Sir Thomas Rainsford Bavin was born on 5 May 1874 at Kaiapoi, near Christchurch, New Zealand, the son of Reverend Rainsford Bavin, a Wesleyan Methodist Minister, and his wife Emma nee Buddle. He was educated at Auckland Grammar School. The 1888 Methodist General Conference transferred his father to Sydney. Reverend and Mrs Bavin, along with eight children, arrived in Sydney on board the Steamship 'Waihora' on 15 April 1889. Thomas's education continued at Newington College, Stanmore. He passed the matriculation examination for the University of Sydney in March 1891 and commenced studies as an evening student, while apparently teaching at Newington. (1)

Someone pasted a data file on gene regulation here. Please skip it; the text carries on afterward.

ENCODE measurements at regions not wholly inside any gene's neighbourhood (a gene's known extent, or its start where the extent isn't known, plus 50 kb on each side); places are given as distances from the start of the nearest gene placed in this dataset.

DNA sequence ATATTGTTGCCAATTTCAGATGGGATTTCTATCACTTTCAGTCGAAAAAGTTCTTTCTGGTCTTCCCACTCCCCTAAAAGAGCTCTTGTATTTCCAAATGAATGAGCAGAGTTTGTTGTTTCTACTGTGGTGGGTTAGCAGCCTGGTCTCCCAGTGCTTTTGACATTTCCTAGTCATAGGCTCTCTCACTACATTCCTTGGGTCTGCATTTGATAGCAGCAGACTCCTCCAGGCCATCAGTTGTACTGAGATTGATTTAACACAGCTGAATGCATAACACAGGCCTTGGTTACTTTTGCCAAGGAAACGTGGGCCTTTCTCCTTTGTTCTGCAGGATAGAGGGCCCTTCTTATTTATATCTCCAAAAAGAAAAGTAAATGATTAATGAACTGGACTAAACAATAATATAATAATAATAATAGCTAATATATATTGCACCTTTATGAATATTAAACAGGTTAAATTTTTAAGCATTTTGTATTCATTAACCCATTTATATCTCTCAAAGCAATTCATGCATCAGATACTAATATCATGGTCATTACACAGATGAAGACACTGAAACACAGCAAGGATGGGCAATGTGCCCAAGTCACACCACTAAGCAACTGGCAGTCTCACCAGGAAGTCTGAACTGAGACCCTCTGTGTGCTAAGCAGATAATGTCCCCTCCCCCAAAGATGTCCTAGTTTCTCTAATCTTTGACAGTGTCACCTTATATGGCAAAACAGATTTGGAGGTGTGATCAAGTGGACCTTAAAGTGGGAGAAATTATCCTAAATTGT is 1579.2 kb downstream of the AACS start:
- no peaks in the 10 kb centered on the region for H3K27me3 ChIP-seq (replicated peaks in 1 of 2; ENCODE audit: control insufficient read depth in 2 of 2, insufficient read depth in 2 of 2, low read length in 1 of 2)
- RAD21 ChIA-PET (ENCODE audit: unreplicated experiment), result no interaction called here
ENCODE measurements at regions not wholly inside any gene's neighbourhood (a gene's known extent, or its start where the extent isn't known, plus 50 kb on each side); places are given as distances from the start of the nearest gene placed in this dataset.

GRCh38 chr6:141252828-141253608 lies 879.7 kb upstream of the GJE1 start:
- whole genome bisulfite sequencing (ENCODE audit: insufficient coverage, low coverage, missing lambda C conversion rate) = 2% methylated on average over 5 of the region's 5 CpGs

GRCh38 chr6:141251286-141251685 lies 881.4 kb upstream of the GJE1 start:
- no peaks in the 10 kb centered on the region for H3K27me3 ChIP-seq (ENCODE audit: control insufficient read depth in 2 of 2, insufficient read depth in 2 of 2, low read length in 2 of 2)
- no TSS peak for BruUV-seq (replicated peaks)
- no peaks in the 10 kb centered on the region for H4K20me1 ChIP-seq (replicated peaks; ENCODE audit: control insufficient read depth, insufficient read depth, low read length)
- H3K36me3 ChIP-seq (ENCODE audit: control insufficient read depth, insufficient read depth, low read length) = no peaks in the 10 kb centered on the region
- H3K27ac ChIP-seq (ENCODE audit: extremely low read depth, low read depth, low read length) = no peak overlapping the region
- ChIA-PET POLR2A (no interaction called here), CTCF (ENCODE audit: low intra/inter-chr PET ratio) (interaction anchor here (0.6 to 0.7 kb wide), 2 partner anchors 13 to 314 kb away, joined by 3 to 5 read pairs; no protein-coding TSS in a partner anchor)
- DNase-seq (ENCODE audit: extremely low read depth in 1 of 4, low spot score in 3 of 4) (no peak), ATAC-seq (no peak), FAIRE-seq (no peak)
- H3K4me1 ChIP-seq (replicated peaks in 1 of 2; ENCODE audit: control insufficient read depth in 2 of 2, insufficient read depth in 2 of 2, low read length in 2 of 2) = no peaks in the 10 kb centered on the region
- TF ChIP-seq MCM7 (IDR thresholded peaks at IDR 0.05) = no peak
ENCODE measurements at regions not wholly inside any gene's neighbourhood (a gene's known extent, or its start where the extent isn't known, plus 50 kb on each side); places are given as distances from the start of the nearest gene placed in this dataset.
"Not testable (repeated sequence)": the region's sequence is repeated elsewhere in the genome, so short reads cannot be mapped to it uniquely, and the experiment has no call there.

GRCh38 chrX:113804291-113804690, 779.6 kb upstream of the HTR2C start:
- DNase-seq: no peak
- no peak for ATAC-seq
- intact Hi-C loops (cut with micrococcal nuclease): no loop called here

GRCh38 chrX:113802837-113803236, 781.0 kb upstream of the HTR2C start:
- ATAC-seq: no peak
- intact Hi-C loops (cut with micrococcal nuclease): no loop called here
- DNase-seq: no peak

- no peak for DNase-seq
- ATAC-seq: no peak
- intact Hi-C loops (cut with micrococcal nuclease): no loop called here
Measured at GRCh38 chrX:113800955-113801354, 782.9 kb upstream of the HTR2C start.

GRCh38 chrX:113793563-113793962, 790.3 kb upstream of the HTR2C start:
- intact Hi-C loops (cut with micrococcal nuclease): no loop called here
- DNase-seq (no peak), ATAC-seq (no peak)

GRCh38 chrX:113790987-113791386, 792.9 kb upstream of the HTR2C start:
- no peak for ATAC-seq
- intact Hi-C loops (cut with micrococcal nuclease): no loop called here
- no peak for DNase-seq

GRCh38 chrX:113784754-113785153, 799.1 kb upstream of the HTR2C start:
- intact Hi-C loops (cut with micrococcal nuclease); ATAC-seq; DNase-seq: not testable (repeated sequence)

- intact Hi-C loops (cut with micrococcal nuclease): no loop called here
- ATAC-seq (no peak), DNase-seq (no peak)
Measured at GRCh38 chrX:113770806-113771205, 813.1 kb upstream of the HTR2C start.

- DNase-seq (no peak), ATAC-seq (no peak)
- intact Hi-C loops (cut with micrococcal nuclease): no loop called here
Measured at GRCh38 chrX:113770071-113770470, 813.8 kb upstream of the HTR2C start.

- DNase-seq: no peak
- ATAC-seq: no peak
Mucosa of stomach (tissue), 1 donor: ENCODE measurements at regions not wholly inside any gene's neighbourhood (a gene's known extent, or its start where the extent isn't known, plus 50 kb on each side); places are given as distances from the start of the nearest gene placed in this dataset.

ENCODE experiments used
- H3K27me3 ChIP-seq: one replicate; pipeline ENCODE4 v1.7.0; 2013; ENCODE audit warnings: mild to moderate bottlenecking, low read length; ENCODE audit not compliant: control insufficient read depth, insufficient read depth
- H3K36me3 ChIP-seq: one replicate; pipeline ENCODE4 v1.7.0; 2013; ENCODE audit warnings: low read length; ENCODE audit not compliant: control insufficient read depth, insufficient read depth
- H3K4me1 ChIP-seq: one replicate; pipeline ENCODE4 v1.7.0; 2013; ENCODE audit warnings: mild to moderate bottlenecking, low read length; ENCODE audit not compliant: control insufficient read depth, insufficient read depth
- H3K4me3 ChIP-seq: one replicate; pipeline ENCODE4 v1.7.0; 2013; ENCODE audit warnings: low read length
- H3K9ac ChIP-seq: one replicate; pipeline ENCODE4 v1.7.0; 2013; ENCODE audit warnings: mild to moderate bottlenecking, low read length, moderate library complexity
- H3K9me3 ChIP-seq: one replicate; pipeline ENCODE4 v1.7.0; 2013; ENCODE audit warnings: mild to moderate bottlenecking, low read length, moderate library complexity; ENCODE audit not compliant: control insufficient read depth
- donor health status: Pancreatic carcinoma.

Bavin completed his Bachelor of Arts degree as an evening student, graduating with First Class Honours in Logic and Mental Philosophy in 1894. He commenced law studies in 1894 and won the 1895 Wigram Allen Scholarship for general proficiency in the Intermediate Law Examination. Graduating with a Bachelor of Law degree with First Class Honours in 1897, he was awarded a University Medal. After graduating he continued his association with the University as an Examiner in Law from 1898-99 to 1900-01. He was active in University clubs: Sydney University Undergraduates Association (committee member 1896); Sydney University Union (committee member 1897) and the Sydney University Law Society (one of the vice-presidents 1902, 1906, 1908-17, and president 1907, 1922 to 1941). (2)